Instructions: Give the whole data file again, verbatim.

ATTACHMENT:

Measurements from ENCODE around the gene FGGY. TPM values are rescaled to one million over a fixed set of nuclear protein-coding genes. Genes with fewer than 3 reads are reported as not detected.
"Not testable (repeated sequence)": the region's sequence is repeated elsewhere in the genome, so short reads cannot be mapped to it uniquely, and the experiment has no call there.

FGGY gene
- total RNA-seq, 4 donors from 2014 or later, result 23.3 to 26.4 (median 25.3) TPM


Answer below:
Measurements from ENCODE around the gene FGGY. TPM values are rescaled to one million over a fixed set of nuclear protein-coding genes. Genes with fewer than 3 reads are reported as not detected.
"Not testable (repeated sequence)": the region's sequence is repeated elsewhere in the genome, so short reads cannot be mapped to it uniquely, and the experiment has no call there.

FGGY gene
- total RNA-seq, 4 donors from 2014 or later, result 23.3 to 26.4 (median 25.3) TPM